The Trump administration is preparing for the possible exit of Supreme Court Justice Ruth Bader Ginsburg, according to Politico, after Ginsburg missed oral arguments this week.
The outreach began after Ginsburg, 85, on Monday missed oral arguments at the court for the first time in her 25 years on the bench. The justice, who was nominated to the court by President Bill Clinton in 1993, announced in late December that she underwent a surgical procedure to remove two cancerous growths from her lungs.
The White House "is taking the temperature on possible short-list candidates, reaching out to key stakeholders, and just making sure that people are informed on the process," said a source familiar with those conversations, who spoke on background given the delicate nature of the subject. "They're doing it very quietly, of course, because the idea is not to be opportunistic, but just to be prepared so we aren't caught flat-footed."
President Trump has indicated previously he believes he will likely appoint 3 or 4 justices to the nation’s highest court during his tenure.
His first two appointments were highly controversial — Justice Neil Gorsuch for the fact that Republicans blocked former President Obama’s nominee, and Brett Kavanaugh for his positions on several issues, as well as sexual assault allegations.
Trump’s next nominee will likely face a fierce confirmation process.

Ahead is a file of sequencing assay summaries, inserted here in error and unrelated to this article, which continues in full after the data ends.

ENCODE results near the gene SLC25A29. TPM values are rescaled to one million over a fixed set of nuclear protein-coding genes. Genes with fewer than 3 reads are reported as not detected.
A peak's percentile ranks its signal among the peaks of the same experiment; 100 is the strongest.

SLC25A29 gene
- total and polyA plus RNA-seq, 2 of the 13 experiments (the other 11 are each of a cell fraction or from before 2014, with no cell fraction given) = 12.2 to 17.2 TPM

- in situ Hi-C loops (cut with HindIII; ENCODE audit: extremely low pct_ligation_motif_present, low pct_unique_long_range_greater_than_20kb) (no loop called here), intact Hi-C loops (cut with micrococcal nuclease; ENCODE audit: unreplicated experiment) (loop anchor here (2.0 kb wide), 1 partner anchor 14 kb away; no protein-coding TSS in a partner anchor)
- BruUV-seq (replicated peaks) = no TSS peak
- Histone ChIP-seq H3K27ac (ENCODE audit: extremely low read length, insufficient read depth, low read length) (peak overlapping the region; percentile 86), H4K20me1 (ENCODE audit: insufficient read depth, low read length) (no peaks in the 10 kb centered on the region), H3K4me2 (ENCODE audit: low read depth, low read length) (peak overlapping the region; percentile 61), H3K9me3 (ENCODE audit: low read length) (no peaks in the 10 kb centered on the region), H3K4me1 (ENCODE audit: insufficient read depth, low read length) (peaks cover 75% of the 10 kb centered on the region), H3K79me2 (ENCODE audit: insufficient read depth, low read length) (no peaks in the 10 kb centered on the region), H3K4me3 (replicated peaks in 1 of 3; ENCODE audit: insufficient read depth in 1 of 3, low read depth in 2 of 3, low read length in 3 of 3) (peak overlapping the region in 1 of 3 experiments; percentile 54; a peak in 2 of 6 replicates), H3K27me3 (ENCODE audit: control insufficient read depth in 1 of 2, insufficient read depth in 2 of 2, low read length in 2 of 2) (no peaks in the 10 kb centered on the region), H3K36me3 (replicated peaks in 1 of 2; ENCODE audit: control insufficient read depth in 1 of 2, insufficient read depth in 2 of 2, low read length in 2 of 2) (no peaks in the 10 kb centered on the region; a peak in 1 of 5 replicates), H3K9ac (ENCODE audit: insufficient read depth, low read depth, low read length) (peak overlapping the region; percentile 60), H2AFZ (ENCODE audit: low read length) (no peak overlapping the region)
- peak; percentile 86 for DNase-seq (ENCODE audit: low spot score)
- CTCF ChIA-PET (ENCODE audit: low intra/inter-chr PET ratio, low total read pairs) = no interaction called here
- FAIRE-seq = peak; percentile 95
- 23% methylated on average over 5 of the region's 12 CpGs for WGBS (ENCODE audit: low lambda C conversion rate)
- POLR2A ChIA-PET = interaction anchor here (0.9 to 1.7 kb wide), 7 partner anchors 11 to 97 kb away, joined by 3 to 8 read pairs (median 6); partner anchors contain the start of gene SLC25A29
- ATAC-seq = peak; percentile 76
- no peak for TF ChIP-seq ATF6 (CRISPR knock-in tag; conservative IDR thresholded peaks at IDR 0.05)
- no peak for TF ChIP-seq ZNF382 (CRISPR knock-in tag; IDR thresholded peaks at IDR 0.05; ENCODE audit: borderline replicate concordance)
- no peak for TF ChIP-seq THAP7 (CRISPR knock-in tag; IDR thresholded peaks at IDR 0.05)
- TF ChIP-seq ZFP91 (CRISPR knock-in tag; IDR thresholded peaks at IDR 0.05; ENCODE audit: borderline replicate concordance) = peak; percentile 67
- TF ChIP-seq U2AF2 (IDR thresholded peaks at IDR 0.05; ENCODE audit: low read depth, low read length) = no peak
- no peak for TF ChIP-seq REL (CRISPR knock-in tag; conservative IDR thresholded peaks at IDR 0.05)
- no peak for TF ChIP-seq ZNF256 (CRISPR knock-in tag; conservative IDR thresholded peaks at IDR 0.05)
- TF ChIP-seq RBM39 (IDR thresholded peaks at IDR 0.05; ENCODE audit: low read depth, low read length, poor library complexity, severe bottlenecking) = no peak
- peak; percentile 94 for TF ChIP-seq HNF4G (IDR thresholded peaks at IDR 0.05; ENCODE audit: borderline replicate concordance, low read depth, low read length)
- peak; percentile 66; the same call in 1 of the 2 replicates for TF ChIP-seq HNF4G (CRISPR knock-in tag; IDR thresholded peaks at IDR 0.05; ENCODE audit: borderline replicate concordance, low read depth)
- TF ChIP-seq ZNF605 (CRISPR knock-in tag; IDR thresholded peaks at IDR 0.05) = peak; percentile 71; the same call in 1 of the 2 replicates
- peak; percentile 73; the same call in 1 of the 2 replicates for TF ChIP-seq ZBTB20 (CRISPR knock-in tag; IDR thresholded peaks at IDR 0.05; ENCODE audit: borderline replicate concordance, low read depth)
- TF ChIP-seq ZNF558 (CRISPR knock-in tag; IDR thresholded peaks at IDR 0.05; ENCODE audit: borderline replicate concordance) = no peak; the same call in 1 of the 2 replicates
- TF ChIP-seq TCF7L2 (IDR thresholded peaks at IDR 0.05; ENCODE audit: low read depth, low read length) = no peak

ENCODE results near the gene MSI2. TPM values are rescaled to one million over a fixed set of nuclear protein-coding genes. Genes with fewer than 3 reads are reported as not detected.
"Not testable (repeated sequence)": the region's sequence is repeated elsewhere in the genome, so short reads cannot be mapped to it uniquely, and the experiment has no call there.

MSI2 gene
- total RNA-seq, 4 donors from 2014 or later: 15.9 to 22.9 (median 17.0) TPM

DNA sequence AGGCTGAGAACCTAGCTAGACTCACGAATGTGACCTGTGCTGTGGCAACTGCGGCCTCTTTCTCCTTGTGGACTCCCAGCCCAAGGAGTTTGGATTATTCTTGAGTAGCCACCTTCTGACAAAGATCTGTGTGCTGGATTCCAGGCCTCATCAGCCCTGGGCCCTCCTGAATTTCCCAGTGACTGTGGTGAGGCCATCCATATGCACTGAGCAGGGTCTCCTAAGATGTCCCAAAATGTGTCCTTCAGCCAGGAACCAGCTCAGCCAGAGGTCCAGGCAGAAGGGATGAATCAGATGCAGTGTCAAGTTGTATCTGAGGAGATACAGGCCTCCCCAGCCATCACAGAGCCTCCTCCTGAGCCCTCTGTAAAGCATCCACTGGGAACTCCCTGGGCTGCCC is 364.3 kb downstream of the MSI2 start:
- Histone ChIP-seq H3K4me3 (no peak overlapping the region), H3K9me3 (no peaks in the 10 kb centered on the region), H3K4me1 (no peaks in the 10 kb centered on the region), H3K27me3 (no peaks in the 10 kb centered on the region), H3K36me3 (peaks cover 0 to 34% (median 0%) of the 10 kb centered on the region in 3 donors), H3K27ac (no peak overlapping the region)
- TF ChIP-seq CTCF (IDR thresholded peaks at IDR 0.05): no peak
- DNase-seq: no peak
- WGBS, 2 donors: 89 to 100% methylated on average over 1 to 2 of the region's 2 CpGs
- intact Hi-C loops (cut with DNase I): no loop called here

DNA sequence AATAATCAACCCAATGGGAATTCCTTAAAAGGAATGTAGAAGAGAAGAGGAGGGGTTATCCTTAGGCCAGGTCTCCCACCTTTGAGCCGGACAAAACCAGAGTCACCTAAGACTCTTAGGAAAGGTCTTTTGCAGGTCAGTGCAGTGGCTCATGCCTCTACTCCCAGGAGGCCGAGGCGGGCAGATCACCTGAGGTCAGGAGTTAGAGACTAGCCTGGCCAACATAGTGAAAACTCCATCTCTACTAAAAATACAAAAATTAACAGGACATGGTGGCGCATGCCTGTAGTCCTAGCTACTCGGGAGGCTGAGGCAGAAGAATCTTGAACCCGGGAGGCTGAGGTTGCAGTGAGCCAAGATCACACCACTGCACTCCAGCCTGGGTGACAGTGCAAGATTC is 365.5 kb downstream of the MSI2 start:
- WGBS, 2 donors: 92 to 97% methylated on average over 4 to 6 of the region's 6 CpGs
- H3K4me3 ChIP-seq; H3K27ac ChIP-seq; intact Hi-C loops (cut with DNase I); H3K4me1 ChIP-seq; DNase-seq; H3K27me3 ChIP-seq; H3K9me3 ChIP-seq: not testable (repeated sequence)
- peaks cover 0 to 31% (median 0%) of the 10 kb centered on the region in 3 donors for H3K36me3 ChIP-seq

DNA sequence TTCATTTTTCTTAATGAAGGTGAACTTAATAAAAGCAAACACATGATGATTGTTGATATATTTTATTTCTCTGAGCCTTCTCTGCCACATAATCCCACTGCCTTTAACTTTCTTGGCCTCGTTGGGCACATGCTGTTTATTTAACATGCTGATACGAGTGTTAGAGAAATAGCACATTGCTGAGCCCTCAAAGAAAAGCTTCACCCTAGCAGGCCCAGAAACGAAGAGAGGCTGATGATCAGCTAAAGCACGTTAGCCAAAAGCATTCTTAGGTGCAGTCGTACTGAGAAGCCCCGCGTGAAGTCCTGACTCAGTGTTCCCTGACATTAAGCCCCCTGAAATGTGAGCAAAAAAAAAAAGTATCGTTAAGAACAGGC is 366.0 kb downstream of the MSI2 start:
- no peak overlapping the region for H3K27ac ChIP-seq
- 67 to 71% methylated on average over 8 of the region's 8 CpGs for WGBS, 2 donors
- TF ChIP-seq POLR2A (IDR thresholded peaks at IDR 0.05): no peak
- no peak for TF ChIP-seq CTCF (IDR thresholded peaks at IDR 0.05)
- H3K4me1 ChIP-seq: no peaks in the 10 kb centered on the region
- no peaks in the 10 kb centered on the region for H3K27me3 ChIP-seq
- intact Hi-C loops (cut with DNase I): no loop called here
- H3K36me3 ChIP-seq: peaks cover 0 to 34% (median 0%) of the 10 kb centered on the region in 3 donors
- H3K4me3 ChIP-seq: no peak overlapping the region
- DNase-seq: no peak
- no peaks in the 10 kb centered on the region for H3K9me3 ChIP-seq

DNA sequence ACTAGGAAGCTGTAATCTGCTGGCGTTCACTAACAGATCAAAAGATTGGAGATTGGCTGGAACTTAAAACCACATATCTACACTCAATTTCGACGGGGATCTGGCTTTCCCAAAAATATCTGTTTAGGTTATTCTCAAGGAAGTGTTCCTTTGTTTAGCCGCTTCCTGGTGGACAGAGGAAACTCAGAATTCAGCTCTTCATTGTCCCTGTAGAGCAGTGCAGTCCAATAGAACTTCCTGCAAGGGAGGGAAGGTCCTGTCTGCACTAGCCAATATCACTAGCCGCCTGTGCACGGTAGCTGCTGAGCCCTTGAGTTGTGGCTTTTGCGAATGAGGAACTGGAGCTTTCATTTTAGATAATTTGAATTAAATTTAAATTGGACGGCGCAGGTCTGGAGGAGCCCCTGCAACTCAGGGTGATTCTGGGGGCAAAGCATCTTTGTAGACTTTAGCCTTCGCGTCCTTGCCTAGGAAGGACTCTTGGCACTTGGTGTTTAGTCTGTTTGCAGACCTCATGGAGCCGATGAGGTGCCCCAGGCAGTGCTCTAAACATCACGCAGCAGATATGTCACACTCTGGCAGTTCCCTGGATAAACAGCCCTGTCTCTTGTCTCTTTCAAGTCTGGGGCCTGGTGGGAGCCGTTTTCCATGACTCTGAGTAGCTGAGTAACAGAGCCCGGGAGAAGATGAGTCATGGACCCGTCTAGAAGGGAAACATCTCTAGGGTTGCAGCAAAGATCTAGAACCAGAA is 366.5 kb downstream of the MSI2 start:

"It would be a brutal confirmation,” said John Malcolm, director of the Heritage Foundation's Meese Center for Legal and Judicial Studies. “The first two were not easy at all, but this would be much harder in this respect: When Neil Gorsuch was the nominee, you were replacing a conservative with a conservative. With Kavanaugh, you were replacing the perennial swing voter, who more times than not sided with the so-called conservative wing, so that slightly solidified the conservative wing.”
“But if you are replacing Justice Ginsburg with a Trump appointee, that would be akin to replacing Thurgood Marshall with Clarence Thomas,” Malcolm added. “It would mark a large shift in the direction of the court."
Neither Ginsburg nor the Court has shed light on her present physical condition, causing wide speculation after she failed to appear on the bench this week.
Though Ginsburg and the Court itself have been tight-lipped about her health, her absence from the bench this week has become a cause of concern because of her remarkable past attendance streak, which persisted through two previous cancer treatments and a number of other health scares. At the outset of oral arguments on Monday, Chief Justice John Roberts said she was “unable to be present” but would participate in the cases nonetheless, reading briefs, filings, and a transcript of the sessions.
Ginsburg told an audience in mid-December that she “will do this job as long as I can do it full steam.” As a candidate in July 2016,
Trump tweeted that her “mind is shot — resign!” But after her surgery last month he wished her a “full and speedy recovery."